Nancy Brophy wrote an essay titled ‘How to Murder Your Husband’. A murder trial followed

On the first day of the author’s trial, it was decided the jury would ignore the essay she had written years prior, titled “How to Murder Your Husband”.

Nancy Brophy penned the piece in 2011. It ran as a guest post on a writers’ blog. “As a romantic suspense writer, I spend a lot of time thinking about murder and, consequently, about police procedure,” Brophy wrote. “After all, if the murder is supposed to set me free, I certainly don’t want to spend any time in jail. And let me say clearly for the record, I don’t like jumpsuits and orange isn’t my color.”

Seven years after the essay’s publication, Brophy’s husband died. Daniel Brophy, a chef, was found dead on 2 June 2018 inside the Oregon Culinary Institute, where he taught. He had been shot twice. Nancy Brophy was arrested three months later and charged with his murder. Her trial opened on Monday (4 April) in Portland.

The prosecution has alleged that she was motivated by the prospect of monetary gain and stood to collect $1.4m following her husband’s death. The defence has argued that Brophy and her finances both deteriorated after the death, that the pair were in love, and that the prosecution’s case is circumstantial.

According to the picture of the couple painted by Deputy District Attorney Shawn Overstreet on day one of the trial, the Brophys met met in the 1990s, while Nancy studied at the Oregon Culinary Institute. The pair married in 1999 and bought a house in a suburb of Portland, where they lived until Daniel Brophy’s death in 2018. Daniel had a child from a previous marriage; he and Nancy did not have children together. Nancy worked as a caterer and sold insurance products, including life insurance, Deputy District Attorney Shawn Overstreet told the court on Monday. She also wrote and self-published several romance novels, which she described online as involving “rugged men, strong women, and a good story.”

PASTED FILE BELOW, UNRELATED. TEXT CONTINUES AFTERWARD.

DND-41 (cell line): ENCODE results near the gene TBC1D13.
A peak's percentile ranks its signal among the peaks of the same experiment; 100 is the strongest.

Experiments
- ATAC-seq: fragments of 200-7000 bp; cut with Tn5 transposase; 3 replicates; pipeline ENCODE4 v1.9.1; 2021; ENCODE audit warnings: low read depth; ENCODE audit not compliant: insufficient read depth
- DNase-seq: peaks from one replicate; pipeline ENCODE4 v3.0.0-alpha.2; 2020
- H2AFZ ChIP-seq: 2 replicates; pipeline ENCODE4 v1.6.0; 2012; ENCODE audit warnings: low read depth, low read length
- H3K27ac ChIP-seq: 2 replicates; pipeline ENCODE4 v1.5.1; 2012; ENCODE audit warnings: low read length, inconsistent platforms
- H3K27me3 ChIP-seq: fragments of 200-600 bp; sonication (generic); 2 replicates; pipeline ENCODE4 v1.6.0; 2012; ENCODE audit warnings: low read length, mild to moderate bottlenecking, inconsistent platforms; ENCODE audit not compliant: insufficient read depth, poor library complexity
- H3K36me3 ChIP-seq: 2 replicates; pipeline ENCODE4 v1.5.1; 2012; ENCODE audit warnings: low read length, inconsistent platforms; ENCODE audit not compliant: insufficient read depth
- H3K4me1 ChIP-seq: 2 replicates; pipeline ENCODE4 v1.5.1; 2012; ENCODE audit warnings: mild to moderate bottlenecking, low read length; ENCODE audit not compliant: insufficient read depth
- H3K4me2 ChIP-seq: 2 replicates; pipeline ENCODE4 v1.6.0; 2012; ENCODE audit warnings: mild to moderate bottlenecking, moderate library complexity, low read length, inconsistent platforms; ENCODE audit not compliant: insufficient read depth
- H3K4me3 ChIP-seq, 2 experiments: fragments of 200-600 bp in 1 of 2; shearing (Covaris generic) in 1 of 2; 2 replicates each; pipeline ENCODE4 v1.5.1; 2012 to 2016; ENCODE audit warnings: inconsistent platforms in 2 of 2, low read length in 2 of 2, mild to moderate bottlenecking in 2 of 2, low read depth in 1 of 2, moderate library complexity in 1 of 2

On her personal website, Nancy Brophy recounted the moment she knew she wanted to marry Daniel: “I was in the bath. It was a big tub. I expected him to join me and when he was delayed, I called out, ‘Are you coming?’” Daniel’s response – “Yes, but I’m making hors d’oeuvres” – convinced her he was “Mr Right”.

“Like all marriages, we’ve had our ups and downs, more good times than bad,” she continued. “Most recently we have spent 14 nail-biting months living in an apartment while our house was rebuilt from a house-fire. In the process, I have acquired an in-depth knowledge of kitchen cabinets, bathroom plumbing fixtures and leaking roofs. If this writing thing doesn’t work out, I plan to investigate becoming a contractor who specializes in on-time, under-budget remodels. Believe me there is a fortune to be made by the builder who can deliver on his promises.”

The “How To Murder Your Husband” blog post was an early topic in Nancy Brophy’s trial. In it, Brophy listed five potential “motives” that might lead someone to kill their spouse. The first reads “financial (this is big)”.

“Divorce is expensive, and do you really want to split your possessions? Or if you married for money, aren’t you entitled to all of it?” Brophy wrote. “The draw back [sic] is the police aren’t stupid. They are looking at you first. So you have to be organized, ruthless and very clever. Husbands have disappeared from cruise ships before. Why not yours?”

The last of the five “motives”, “it’s your profession”, reads: “Now we’re talking. You already possess both skill and knowledge. You have the moral ambiguity necessary to carry it off. Quick hit and you fade from the scene. Get your payment upfront from someone else, because life insurance probably won’t send a check.”

Defense attorney Lisa Maxfield delivers her opening argument in her client Nancy Brophy’s on 4 April 2022 in Portland, Oregon

(YouTube/KGW News)

Deputy District Attorney Shawn Overstreet delivers his opening argument at Nancy Brophy’s trial on 4 April 2022

(YouTube/KGW News)